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Last updated on April 19, 2014 at 13:20 EDT

Conservationists Seek Underwater Vortex Of Garbage

May 25, 2009

Conservationists are preparing to set out in search of an underwater collection of garbage in the Pacific Ocean between Hawaii and the mainland US.

For the past 60 years, the so-called “Plastic Vortex,” or “Eastern Garbage Patch” has been collecting just under the ocean’s surface as people from Asia and the US throw garbage into the water.

According to AFP, the ocean tides have trapped most of the unwanted items in a spiral, and the suns rays have slowly broken the items into small particles. The particles become so fine that they pose a risk to marine life and birds.

“It will take many years to understand and fix the problem,” said Jim Dufour, a senior engineer at Scripps Institution of Oceanography in California.

Dufour is heading up a trip to the vortex to understand the extent of the problem.

The United Nations Environment Program has estimated that some 13,000 pieces of garbage exist in every square kilometer of the ocean, but the issue becomes magnified in these ocean vortexes.

Leaders of the trip said the particles have composed a toxic gumbo that threatens the wellbeing of fish in the region.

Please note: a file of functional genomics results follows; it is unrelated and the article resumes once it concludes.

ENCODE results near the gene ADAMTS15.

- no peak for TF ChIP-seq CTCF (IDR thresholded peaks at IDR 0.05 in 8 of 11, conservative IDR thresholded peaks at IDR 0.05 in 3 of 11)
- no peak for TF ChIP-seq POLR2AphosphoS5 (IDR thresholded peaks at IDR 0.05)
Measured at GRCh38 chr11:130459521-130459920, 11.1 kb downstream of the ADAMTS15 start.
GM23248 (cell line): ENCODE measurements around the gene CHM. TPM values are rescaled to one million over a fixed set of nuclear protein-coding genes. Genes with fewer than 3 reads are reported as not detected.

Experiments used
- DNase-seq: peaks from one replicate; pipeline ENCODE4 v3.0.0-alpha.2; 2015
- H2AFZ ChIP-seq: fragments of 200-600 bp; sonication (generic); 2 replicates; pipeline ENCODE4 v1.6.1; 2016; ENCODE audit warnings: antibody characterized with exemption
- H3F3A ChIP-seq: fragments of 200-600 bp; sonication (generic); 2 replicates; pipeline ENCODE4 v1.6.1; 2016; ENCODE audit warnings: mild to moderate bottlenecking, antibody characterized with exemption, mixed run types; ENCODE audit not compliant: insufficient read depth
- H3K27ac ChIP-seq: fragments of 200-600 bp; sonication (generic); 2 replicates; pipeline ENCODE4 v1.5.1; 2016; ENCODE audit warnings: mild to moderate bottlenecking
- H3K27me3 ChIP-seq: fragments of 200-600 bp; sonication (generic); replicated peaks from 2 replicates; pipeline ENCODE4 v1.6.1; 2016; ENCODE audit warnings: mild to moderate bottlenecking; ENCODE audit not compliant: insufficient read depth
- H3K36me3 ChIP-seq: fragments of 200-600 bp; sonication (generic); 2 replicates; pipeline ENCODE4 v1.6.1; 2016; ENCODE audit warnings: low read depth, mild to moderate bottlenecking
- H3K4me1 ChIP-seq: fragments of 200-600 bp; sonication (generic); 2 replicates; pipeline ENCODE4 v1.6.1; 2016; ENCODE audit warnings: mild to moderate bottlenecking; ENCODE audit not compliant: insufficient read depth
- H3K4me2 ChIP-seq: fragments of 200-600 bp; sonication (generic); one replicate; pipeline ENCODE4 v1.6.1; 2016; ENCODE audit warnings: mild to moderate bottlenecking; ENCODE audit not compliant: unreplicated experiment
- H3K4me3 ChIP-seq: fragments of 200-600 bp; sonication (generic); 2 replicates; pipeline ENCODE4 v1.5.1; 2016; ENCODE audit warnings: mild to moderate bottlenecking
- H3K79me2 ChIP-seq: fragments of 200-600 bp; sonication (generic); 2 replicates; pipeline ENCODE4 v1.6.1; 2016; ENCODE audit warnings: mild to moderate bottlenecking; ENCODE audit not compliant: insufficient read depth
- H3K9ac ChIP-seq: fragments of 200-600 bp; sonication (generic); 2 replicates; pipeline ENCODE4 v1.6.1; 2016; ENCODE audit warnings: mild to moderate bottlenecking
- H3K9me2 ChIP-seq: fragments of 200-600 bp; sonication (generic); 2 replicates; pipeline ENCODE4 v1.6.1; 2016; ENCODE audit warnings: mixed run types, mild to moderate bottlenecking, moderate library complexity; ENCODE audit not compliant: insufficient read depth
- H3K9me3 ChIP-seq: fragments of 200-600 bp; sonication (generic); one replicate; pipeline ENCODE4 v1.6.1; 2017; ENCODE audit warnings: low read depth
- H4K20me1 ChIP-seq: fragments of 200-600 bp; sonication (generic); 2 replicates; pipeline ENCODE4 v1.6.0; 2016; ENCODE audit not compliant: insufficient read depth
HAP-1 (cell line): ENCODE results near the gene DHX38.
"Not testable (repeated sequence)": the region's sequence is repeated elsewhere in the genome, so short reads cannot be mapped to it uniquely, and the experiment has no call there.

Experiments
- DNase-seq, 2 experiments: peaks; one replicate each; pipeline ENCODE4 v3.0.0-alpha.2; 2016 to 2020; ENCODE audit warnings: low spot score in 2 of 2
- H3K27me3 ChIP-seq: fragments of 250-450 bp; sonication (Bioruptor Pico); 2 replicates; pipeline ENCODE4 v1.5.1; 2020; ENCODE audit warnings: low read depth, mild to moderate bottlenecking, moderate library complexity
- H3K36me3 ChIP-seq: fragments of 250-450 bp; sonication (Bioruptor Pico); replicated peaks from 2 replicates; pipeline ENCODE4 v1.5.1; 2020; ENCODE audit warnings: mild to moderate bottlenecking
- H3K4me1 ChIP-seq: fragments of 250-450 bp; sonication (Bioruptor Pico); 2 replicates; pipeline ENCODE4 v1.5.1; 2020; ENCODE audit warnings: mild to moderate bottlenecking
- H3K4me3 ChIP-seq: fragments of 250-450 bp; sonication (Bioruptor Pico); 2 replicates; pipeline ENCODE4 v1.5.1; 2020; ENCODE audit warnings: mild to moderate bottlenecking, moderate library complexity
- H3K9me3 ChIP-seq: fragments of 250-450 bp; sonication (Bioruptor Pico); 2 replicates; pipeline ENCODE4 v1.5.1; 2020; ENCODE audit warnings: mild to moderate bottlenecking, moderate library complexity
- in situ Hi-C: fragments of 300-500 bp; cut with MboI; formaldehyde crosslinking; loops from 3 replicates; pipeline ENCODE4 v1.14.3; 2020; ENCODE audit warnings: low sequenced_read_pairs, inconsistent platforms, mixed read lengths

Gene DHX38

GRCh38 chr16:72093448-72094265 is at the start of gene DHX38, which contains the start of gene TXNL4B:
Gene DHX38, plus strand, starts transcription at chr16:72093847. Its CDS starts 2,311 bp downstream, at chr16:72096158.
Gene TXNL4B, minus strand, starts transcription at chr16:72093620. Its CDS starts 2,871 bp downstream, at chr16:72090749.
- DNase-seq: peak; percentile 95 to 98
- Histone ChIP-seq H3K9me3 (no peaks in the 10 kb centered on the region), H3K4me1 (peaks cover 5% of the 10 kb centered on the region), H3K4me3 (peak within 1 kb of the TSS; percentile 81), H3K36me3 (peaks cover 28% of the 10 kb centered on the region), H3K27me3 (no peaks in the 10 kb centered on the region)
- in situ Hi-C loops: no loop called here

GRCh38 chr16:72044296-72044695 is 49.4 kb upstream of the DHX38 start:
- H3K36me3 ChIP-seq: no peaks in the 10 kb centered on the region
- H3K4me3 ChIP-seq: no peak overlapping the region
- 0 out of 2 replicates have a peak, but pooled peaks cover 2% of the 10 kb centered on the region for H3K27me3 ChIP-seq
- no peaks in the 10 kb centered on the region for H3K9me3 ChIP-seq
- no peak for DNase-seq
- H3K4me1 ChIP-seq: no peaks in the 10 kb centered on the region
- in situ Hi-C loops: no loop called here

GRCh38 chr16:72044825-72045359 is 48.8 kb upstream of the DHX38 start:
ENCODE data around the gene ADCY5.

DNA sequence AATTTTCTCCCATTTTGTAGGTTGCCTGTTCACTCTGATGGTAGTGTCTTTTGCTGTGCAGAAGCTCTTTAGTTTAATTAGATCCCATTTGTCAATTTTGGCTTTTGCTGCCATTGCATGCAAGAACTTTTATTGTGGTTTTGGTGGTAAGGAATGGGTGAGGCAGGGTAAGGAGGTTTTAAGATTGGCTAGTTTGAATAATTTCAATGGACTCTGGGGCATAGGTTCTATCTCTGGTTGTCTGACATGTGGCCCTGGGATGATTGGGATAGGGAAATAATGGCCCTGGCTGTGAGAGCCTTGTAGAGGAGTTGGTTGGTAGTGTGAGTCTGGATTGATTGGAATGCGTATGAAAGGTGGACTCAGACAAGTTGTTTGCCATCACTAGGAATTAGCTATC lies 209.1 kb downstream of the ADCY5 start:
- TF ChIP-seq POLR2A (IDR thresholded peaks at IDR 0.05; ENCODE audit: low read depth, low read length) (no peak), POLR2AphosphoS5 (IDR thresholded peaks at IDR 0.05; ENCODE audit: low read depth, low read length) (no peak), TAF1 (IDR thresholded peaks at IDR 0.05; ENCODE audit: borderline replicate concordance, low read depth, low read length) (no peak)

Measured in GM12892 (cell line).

“That means the little piece of plastic the fish eats is actually a little toxic bomb,” said Doug Woodring, an entrepreneur and conservationist who lives in Hong Kong and will lead the expedition.

“There is no jurisdiction, no government who is entirely responsible, so there has been no push to clean it up. The world doesn’t know it is out there.”

“It is like going to outer space.”

Some of the toxins could be making their way into the US’ food chain, conservationists told AFP.

They will be setting sail on a 150-foot-tall ship named the “Kaiser” along with a fishing trawler that will work to capture pieces of the waste.

“You have to have netting that is small enough to catch a lot but big enough to let plankton go through it,” said Woodring.

Their plan is still short of its $2 million funding goal, but it has been supported by the United Nations Environment Program and from water company Brita.

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